Today we sought council from an expert. A man who has taken a not insubstantial amount of time researching properties of plants that grow on the peninsula where we live. The walk-through our property was enlightening and I think that going forward from today, I'll be sharing some of the plants we found on our property and what they can be used for. So far 16 varieties of plants and we're only half through what's available.
He has this large set of books that break down to the compounds the contents of various plants. Chemical compounds. They have an index by compound and an index by plant. It's a vast selection of data all meticulously recorded and arranged.
But the large amount of data and ponderous way you have to navigate to get useful information out of the books depending on what your intent was, got me thinking about data storage and useful indexes. A large amount of data is useless without a portal into that data that displays it in a usefully accessible way.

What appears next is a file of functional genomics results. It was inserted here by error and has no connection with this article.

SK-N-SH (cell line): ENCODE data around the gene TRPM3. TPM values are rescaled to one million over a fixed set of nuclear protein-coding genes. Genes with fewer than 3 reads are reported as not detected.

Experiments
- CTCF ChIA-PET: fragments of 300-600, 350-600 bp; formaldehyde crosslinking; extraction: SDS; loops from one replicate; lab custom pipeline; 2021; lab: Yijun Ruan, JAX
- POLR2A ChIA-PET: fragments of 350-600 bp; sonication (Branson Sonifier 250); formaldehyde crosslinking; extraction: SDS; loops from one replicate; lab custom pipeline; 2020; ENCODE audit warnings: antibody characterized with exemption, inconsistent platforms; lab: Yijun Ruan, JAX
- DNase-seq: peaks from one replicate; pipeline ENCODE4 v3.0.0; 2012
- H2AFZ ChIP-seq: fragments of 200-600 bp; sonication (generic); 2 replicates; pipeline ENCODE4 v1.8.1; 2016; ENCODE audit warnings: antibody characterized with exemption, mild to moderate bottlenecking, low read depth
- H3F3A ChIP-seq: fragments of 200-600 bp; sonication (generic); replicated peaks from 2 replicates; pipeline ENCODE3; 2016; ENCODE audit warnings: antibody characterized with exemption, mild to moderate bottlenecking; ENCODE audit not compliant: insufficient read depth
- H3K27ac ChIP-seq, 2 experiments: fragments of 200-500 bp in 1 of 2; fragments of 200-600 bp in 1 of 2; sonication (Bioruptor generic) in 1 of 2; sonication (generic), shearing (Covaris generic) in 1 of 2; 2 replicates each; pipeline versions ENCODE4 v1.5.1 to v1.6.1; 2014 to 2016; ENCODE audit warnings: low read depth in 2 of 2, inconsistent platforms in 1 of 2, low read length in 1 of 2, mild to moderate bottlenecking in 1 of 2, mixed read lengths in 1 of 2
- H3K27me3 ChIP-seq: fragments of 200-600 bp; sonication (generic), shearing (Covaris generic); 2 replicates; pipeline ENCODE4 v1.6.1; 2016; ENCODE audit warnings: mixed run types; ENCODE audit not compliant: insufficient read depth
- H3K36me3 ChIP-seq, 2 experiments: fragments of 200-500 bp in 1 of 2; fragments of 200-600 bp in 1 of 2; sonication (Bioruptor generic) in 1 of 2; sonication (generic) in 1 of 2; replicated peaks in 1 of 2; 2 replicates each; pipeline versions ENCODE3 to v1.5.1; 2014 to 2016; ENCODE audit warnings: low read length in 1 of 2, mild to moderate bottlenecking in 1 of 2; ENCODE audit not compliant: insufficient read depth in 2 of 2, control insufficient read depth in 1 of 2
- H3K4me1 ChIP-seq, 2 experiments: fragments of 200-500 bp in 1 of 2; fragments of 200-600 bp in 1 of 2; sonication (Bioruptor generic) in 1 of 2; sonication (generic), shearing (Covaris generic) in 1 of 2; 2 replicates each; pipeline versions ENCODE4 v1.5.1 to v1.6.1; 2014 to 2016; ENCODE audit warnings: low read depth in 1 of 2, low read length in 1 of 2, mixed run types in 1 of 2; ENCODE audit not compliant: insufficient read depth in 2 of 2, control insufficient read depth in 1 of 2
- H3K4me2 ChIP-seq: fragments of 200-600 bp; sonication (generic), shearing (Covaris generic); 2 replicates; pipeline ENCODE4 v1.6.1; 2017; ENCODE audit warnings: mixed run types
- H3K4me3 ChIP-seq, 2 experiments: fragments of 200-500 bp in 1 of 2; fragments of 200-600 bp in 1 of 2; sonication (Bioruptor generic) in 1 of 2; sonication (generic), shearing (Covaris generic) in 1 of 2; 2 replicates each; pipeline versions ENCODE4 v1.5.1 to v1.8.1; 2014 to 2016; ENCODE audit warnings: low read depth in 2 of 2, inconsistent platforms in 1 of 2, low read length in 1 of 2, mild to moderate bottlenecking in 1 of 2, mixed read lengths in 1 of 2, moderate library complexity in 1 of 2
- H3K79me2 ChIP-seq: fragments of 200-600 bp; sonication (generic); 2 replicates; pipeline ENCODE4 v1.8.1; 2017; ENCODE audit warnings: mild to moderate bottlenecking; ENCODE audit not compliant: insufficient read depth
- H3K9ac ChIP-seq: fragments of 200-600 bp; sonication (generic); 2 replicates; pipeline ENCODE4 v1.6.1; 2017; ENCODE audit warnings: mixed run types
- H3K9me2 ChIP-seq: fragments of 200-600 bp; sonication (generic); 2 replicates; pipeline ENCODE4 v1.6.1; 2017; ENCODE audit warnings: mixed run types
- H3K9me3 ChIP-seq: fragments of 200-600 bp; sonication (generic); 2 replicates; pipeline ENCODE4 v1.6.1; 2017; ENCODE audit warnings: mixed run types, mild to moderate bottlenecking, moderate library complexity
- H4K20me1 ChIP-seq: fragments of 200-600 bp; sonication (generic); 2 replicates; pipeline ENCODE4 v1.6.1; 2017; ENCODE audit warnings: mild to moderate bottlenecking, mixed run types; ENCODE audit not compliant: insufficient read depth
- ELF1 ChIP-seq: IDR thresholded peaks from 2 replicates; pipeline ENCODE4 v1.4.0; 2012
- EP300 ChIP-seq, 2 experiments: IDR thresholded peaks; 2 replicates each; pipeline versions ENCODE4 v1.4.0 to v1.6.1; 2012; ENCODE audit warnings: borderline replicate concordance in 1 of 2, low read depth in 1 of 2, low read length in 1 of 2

It's probably a given for those who have worked with largely different types of data in many contexts, but I've spent most of my time as a developer living in the land of the relational database. Postgres is my jam. It probably behooves us to think about how a large set of data will be used before deciding how to store the data, and how best to access and present that data.
The end user is royalty. And then you can build for flexibility based around how likely it is to require a different perspective on that data going forward, or how much flexibility costs in the first place.